Inspiring Older Readers

posted on 18 Oct 2018

A Second Helping Of The Cheltenham Literary Festival

Following on from the rather hectic first weekend, for us rest of the festival was somewhat more sedate. That’s not to say, however, less thrilling. In fact, the highlight of the whole ten days was the appearance of Chimamanda Ngozi Adichie on the Wednesday evening on the Baillie Gifford Stage at the Town Hall. Adichie was making a rare visit to the UK to collect the PEN Pinter prize and was being interviewed at this event by Ellah Wakatama Allfrey. Allfrey turned out to be a good, sympathetic interviewer who led Adichie into some fascinating reflections on her novels, the nature of her feminism, Trump’s America (she splits her time between the US and Nigeria) and her love of fashion.

Adichie is an admirably straight talker, clear and honest about her views and is genuinely charismatic – she had the audience entirely in thrall. Oddly enough, the event was lifted to another level by two things – a completely asinine first question from the audience and the participation of two young black women in the audience who were brave, confident and outspoken. At the signing session afterwards it was great to see so many young fans of her work treating her more like a rock star than a stuffy old writer. Superb.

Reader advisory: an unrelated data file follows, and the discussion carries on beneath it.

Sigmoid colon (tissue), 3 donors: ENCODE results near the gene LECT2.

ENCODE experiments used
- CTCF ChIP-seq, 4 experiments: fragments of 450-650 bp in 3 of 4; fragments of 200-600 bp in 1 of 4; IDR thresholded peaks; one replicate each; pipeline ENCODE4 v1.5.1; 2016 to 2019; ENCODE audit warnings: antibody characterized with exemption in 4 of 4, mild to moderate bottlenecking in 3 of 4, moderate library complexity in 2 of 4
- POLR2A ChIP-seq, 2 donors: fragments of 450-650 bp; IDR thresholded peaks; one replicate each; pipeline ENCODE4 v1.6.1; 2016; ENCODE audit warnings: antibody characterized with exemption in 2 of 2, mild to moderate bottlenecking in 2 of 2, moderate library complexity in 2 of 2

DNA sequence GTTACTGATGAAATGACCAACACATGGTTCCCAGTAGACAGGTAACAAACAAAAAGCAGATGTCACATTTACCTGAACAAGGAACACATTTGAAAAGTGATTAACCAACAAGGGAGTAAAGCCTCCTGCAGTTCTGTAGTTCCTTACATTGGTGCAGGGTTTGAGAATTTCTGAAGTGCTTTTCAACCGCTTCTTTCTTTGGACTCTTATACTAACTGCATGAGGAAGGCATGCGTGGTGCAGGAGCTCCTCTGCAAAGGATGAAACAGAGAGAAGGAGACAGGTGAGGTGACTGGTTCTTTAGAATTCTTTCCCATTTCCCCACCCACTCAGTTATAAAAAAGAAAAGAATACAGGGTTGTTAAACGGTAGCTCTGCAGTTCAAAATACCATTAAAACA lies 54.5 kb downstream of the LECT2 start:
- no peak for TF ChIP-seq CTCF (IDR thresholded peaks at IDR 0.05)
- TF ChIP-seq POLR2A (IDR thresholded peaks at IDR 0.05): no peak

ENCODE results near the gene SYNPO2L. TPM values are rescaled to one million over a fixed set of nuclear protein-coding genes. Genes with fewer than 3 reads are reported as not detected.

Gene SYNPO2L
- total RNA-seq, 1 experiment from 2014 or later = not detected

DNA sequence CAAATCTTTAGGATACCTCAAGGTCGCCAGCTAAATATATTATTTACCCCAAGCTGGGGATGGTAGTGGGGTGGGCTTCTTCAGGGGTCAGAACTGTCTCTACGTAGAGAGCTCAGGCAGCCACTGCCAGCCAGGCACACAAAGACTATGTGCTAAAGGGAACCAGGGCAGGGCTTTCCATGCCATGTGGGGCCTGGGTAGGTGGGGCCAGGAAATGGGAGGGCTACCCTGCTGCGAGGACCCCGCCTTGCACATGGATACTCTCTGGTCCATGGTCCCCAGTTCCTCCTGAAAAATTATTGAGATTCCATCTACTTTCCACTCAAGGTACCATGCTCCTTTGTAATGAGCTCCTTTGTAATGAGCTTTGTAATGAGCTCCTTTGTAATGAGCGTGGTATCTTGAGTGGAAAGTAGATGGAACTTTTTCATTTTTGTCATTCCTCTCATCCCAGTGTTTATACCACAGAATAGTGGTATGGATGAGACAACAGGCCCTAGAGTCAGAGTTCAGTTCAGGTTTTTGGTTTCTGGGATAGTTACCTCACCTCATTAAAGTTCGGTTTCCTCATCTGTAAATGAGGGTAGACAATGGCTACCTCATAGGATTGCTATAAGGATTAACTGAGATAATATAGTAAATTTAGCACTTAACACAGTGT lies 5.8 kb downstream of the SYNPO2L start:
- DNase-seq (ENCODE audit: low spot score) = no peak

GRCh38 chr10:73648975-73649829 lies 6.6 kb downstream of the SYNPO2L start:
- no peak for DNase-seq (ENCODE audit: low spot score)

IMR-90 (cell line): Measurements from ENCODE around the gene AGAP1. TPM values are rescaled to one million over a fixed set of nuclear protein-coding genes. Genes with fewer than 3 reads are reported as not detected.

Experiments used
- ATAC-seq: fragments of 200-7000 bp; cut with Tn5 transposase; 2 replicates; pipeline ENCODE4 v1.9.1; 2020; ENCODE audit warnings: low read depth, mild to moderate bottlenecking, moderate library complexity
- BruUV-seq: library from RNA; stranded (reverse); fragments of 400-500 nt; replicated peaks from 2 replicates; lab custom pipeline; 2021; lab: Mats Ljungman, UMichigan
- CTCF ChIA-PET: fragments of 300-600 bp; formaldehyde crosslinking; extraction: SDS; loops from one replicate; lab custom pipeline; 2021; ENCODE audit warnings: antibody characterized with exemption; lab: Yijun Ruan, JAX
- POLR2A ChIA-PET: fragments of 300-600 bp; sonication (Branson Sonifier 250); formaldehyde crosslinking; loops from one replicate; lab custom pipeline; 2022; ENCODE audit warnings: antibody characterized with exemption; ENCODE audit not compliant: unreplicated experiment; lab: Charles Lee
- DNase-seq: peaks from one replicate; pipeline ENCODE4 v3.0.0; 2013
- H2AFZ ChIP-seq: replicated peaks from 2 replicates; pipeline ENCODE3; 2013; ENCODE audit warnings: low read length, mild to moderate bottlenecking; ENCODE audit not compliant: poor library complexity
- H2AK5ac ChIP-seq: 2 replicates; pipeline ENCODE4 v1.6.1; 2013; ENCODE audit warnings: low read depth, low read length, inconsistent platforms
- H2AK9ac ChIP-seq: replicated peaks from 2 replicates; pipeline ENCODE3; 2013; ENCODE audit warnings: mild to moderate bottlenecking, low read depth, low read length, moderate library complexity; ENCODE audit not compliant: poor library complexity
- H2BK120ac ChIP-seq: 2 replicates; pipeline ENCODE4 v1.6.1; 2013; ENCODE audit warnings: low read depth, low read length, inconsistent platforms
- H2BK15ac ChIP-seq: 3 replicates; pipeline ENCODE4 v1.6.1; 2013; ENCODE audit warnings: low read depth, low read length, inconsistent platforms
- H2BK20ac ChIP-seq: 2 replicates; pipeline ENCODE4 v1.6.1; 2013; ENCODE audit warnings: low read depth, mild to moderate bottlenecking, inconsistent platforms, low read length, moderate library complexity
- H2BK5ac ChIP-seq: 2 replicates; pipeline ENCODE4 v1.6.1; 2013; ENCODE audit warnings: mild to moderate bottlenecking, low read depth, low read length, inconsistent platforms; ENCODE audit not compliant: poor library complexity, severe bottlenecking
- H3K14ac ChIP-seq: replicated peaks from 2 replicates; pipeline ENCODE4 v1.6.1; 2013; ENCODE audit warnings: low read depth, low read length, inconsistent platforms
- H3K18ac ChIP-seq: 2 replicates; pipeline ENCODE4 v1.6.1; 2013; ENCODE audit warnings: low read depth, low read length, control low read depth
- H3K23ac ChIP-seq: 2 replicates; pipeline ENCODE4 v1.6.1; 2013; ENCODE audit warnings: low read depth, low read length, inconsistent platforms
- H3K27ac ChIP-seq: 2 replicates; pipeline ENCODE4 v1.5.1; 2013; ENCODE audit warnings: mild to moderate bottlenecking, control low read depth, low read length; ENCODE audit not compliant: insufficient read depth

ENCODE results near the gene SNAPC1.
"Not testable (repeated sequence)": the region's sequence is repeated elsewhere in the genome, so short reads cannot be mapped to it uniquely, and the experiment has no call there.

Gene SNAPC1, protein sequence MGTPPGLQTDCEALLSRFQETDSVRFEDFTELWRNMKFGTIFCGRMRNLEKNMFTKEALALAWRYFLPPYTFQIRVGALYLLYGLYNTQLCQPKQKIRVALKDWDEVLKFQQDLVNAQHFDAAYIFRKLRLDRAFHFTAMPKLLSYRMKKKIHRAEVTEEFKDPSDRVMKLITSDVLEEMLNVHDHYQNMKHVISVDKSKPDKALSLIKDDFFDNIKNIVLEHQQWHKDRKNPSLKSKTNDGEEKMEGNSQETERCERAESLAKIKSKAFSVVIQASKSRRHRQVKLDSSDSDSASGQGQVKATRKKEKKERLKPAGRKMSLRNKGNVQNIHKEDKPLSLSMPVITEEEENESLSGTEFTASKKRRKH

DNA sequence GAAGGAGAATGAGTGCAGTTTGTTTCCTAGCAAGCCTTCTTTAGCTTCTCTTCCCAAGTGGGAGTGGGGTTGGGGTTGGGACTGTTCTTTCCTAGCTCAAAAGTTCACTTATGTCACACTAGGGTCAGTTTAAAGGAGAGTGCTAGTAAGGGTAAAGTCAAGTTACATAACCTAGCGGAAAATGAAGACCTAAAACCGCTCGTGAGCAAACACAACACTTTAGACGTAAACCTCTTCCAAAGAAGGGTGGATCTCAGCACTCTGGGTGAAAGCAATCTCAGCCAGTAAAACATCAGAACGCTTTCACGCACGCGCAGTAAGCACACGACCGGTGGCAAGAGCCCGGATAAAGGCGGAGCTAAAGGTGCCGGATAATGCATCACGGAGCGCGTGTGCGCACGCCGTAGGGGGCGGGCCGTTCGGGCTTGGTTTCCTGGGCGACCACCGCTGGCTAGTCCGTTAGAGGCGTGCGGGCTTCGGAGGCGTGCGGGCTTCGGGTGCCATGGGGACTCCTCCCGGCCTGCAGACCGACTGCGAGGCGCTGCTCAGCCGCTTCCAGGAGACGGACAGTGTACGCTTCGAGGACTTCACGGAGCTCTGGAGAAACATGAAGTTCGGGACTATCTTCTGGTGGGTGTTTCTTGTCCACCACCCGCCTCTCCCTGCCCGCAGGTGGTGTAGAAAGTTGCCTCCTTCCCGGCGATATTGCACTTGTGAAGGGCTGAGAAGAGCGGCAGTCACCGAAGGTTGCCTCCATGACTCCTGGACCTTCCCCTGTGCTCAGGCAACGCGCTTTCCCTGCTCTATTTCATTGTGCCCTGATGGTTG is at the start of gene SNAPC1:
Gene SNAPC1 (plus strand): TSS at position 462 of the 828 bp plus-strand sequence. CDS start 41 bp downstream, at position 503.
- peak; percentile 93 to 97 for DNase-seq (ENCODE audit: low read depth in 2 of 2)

On the final weekend there was the rare chance to see the legendary Helen Oxenbury  promoting her new autobiography – it’s one of those big glossy coffee-table-sized overviews of her career – and talking about her illustrations, her marriage to John Burningham and generally being rather roguish and playful with her interviewer. Alex O’Connell, who is arts editor of The Times, took it all in good part and coaxed some interesting answers from her.

My final event was Beyond Murakami: Japanese Literature Today which was a panel discussion between Ian Buruma (who sort of chaired it), Ted Goosen (Murakami’s recent translator) and author, Masatsugu Ono where they considered the impact of Murakami on the most recent generation of Japanese writers. Erudite stuff and really one for the purists but given that I’m very keen on Japanese fiction at the moment, it was a great chance to note some up and coming names to check out.

I did consider going along to the final Sunday to catch Chris Riddell and make sure I hadn’t missed any signed copies of stuff I ought to have but I woke to find the rain coming down in stair-rods and so I decided I’d probably had enough of a good thing for this year.

Now I can start looking forward to next year’s offerings.


Terry Potter

October 2018